The executive summery of the FEIS for the Chappaqua Crossing development at the former Reader’s Digest property, released on Saturday, lays out what the Town Board has concluded are the benefits and the adverse impacts of the plan for 199 units on the property (and also a larger “preferred” plan). Most of the impacts, it concludes, can be mitigated but a few can’t be. In the end, the board will have to weigh whether the benefits outweigh the costs.
The FEIS lists the benefits of the project as providing net positive tax revenue to the town and schools compared with the site as is, and says lifting the restriction on the number of commercial tenants would strengthen the commercial viability of the site and boost the town tax base. It also touts the affordable housing and the developers’ efforts to build the new buildings in previously developed areas.
Adverse impacts include inconsistency with the Town Development Plan, New Castle’s master plan, because of the rezoning of a big part of the site to residential. That would hurt the town’s commercial tax base and the potential for other office development at the site. The request for 55-feet tall residential buildings is also inconsistent with town zoning policy and town character, the FEIS says. Residences are now limited to 35 feet. The problem could be mitigated by lowering the height of the buildings in the northern end of the site. Some traffic impacts could not be mitigated.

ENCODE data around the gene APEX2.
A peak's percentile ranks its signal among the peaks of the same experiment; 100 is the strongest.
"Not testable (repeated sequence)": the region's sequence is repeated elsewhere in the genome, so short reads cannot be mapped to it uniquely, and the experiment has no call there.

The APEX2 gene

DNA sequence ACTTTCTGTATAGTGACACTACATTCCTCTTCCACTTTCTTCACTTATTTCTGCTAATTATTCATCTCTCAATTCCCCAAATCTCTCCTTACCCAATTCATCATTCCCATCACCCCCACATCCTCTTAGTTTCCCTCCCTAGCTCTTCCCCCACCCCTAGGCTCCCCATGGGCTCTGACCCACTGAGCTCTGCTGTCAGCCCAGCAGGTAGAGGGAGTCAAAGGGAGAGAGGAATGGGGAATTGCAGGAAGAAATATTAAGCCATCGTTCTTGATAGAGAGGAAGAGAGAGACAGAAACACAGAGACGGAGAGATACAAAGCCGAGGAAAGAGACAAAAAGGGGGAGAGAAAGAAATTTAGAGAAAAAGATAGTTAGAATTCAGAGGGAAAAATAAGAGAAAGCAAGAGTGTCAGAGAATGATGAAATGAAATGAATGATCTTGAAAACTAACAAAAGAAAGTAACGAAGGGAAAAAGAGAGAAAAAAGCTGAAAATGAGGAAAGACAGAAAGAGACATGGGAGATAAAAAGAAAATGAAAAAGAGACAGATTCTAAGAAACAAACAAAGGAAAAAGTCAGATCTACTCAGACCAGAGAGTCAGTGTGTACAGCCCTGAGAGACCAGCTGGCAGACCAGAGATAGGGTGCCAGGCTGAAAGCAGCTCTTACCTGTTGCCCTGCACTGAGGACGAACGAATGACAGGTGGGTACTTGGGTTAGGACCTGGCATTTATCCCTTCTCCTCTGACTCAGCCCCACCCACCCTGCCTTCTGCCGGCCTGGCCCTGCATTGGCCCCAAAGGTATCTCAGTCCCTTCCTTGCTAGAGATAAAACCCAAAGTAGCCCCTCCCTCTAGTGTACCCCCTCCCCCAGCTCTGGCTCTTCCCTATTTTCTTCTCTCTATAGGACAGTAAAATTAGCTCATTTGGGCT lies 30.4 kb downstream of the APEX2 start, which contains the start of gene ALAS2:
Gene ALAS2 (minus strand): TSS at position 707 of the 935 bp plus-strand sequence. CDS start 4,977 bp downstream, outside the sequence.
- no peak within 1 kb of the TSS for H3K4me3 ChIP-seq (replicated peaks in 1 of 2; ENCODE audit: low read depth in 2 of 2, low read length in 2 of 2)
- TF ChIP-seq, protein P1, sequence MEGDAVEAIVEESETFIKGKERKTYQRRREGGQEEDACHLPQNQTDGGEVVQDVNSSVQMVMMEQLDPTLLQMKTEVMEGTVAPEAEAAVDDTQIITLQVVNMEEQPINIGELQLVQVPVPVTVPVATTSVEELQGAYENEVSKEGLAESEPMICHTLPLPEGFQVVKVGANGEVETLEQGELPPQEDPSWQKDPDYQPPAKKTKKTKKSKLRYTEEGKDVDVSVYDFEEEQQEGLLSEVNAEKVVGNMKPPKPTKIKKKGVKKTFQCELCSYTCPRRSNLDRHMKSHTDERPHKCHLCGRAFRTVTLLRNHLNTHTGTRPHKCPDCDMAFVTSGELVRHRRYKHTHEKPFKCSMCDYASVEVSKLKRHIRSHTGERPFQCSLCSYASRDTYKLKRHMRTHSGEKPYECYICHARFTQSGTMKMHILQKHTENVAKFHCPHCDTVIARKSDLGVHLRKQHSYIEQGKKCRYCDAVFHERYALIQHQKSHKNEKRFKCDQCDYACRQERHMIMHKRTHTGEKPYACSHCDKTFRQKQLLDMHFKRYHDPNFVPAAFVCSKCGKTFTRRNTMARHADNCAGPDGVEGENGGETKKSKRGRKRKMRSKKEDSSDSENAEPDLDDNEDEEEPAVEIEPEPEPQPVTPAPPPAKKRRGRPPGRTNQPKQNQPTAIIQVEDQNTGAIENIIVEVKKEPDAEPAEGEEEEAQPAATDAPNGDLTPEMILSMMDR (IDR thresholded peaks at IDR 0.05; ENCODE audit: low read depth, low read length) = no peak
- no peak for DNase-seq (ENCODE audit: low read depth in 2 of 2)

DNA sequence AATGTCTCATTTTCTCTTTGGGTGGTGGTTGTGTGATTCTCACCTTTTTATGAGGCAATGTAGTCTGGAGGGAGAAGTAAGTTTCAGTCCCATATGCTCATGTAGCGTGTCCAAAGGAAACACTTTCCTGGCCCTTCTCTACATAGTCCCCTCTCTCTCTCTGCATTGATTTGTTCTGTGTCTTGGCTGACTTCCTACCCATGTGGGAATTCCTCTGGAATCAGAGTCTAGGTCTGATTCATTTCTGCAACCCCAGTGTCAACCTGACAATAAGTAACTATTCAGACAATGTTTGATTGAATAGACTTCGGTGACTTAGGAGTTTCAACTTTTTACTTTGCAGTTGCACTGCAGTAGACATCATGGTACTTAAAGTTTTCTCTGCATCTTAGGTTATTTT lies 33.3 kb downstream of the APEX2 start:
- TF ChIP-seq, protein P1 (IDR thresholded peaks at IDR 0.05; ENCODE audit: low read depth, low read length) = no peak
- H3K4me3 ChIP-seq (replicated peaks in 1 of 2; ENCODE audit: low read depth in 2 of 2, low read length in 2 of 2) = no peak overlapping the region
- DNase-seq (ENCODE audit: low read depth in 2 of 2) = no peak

Other impacts, such as site disturbance during construction and visual impacts on Cowdin Lane, could be mitigated, the study says. Paths through the property would be open to the public and a jitney would be provided to the Chappaqua hamlet.
Check back for updates. Section II includes new information and supplementary studies.